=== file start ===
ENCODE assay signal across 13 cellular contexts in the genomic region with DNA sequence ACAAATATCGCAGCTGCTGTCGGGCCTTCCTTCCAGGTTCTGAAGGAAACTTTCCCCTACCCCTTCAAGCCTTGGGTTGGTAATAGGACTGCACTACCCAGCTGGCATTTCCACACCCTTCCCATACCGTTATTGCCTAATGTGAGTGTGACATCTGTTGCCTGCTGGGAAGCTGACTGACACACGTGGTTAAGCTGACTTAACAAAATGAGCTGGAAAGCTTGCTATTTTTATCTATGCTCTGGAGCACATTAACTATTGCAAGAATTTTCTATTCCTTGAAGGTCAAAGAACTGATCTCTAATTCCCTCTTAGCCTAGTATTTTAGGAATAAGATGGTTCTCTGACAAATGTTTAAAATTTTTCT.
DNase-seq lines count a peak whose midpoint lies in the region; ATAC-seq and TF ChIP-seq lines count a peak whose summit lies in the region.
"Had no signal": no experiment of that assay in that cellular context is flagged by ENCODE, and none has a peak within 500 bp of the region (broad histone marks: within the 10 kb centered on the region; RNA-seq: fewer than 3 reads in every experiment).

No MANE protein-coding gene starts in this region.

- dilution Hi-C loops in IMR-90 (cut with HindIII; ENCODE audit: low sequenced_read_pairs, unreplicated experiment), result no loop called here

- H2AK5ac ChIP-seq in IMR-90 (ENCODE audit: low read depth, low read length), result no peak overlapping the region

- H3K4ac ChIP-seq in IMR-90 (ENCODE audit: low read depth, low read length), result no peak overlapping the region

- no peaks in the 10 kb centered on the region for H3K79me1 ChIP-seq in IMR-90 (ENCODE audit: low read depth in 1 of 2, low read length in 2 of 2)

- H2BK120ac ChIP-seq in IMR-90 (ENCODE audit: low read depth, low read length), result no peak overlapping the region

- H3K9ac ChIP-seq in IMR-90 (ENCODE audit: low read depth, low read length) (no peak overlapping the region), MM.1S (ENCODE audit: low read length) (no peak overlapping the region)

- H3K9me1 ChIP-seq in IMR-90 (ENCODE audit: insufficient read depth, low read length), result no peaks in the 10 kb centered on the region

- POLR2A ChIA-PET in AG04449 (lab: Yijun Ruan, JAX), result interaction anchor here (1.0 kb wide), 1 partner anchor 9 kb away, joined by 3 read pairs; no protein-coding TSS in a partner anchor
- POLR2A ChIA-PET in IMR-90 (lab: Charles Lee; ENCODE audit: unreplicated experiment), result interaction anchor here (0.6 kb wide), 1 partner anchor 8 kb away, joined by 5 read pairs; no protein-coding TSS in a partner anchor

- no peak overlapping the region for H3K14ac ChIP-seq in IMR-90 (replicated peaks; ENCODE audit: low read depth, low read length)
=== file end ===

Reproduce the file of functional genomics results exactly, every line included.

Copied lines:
ENCODE assay signal across 13 cellular contexts in the genomic region with DNA sequence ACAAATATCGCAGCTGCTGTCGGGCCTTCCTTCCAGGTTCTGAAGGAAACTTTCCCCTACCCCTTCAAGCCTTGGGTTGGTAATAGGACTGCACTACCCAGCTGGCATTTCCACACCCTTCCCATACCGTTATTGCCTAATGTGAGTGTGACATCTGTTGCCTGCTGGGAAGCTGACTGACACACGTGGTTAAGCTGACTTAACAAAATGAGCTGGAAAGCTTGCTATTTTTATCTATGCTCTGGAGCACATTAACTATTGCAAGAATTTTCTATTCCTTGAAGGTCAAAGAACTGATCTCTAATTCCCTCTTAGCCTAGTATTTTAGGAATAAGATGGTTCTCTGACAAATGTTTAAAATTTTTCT.
DNase-seq lines count a peak whose midpoint lies in the region; ATAC-seq and TF ChIP-seq lines count a peak whose summit lies in the region.
"Had no signal": no experiment of that assay in that cellular context is flagged by ENCODE, and none has a peak within 500 bp of the region (broad histone marks: within the 10 kb centered on the region; RNA-seq: fewer than 3 reads in every experiment).

No MANE protein-coding gene starts in this region.

- dilution Hi-C loops in IMR-90 (cut with HindIII; ENCODE audit: low sequenced_read_pairs, unreplicated experiment), result no loop called here

- H2AK5ac ChIP-seq in IMR-90 (ENCODE audit: low read depth, low read length), result no peak overlapping the region

- H3K4ac ChIP-seq in IMR-90 (ENCODE audit: low read depth, low read length), result no peak overlapping the region

- no peaks in the 10 kb centered on the region for H3K79me1 ChIP-seq in IMR-90 (ENCODE audit: low read depth in 1 of 2, low read length in 2 of 2)

- H2BK120ac ChIP-seq in IMR-90 (ENCODE audit: low read depth, low read length), result no peak overlapping the region

- H3K9ac ChIP-seq in IMR-90 (ENCODE audit: low read depth, low read length) (no peak overlapping the region), MM.1S (ENCODE audit: low read length) (no peak overlapping the region)

- H3K9me1 ChIP-seq in IMR-90 (ENCODE audit: insufficient read depth, low read length), result no peaks in the 10 kb centered on the region

- POLR2A ChIA-PET in AG04449 (lab: Yijun Ruan, JAX), result interaction anchor here (1.0 kb wide), 1 partner anchor 9 kb away, joined by 3 read pairs; no protein-coding TSS in a partner anchor
- POLR2A ChIA-PET in IMR-90 (lab: Charles Lee; ENCODE audit: unreplicated experiment), result interaction anchor here (0.6 kb wide), 1 partner anchor 8 kb away, joined by 5 read pairs; no protein-coding TSS in a partner anchor

- no peak overlapping the region for H3K14ac ChIP-seq in IMR-90 (replicated peaks; ENCODE audit: low read depth, low read length)